COATEPEC HARINAS, Mexico (Reuters) - Bullet casings still littered the ground on Friday in Coatepec Harinas, a troubled municipality southwest of Mexico City where 13 police officers on patrol were brutally murdered in an ambush by suspected drug gang members.
Forensic teams and dozens of heavily armed police and military officials gathered at the cordoned off crime scene dotted with checkpoints after one of the worst mass slayings of Mexican law enforcement officials in years.
Though authorities say crime is widespread, residents were badly shaken by Thursday's violence. Some houses were strafed with bullets in the small town nestled between verdant hills and corn fields, where most people make a living cultivating crops.
The attackers rounded up bodies of the fallen police officers into a pile and continued to spray them with bullets, according to a local officer at the scene on Friday.
"They finished them off," said the officer, who declined to give his name. He had lost colleagues in the ambush, he said.
The police convoy came under fire in broad daylight as it patrolled about 40 miles (64 km) south of the city of Toluca, in a zone where gangs including the Familia Michoacana drug cartel are known to operate, officials said.
The area is in a region of the State of Mexico often hit by gangs from Guerrero and Michoacan, adjoining states that have long been among the most lawless in the country.
Local resident Guadalupe Flores heard the shooting right outside her window. She had just finished feeding her baby and, fearing for their lives, took the child and hid at the back of the house until the violence ended about a half hour later.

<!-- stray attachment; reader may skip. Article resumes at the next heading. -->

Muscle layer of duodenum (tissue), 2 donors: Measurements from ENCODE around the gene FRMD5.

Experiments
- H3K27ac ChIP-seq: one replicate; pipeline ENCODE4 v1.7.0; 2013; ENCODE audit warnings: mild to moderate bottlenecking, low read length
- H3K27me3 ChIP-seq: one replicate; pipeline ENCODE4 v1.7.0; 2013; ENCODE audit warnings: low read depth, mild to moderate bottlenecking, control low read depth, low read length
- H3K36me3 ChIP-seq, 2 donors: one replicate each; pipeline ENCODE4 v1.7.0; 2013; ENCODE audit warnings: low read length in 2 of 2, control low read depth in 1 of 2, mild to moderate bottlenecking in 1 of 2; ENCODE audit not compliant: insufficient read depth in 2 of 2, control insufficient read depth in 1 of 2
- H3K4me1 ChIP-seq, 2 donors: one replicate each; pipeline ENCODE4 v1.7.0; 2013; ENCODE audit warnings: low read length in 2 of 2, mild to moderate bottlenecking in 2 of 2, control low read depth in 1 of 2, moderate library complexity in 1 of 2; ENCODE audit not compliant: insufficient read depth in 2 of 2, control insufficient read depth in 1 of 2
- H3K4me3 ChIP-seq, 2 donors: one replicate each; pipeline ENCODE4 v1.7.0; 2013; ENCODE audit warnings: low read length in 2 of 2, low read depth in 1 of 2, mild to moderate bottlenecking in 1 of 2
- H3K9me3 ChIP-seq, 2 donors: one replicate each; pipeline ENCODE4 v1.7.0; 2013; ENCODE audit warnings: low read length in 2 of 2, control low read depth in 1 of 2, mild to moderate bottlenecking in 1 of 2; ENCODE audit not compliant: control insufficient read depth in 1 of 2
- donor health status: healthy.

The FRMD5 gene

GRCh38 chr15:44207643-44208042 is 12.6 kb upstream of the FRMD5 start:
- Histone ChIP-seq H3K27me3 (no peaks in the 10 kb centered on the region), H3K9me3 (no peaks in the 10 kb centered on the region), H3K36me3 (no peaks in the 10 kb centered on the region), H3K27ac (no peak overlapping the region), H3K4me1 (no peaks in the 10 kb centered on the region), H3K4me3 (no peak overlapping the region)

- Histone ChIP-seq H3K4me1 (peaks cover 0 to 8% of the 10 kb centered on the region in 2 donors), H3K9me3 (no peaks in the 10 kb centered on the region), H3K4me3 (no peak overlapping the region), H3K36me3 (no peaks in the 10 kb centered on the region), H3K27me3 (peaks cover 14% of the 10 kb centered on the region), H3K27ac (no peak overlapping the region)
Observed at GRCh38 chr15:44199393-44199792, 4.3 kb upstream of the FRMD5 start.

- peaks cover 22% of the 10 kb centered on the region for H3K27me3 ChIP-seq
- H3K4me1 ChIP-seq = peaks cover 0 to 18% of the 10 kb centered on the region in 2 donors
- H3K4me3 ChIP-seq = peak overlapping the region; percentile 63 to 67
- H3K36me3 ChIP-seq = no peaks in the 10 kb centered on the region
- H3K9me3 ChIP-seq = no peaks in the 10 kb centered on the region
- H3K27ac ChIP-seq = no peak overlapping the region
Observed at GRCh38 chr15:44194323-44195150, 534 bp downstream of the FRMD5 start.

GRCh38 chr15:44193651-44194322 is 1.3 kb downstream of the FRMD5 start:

"I was terrified for my girl... It sounded horrible," the 26-year-old Flores said, pointing at the bullet casings in her driveway and bullet holes on the cement wall of her home.
The killings are another reminder of the task still facing President Andres Manuel Lopez Obrador, who vowed to pacify Mexico when he took office in December 2018, but has instead had to cope with even higher homicide levels than his predecessor.
On Friday, he said the perpetrators would face justice.
Federal authorities are investigating but have yet to give a motive for the killings. Another police officer at the scene said it may have been an act of "retaliation," without giving more details. Local police would not point to suspects.
One officer, a 27-year veteran with the State of Mexico police force, said the security situation in the country's most populous state has been in decline for the past decade.
Local police lacked sufficient training or proper equipment, including weapons, to address the security challenges, he said.
"And these are the consequences," he said, referring to his murdered comrades. He too withheld his name.
Juan Ramirez, 22, a local resident who works packaging fruit for export, said violence is a fact of life in the town.
"This is customary," he said. "Always afraid of a stray bullet."
(Reporting by Anthony Esposito, writing by Cassandra Garrison; Editing by Marguerita Choy and Alistair Bell)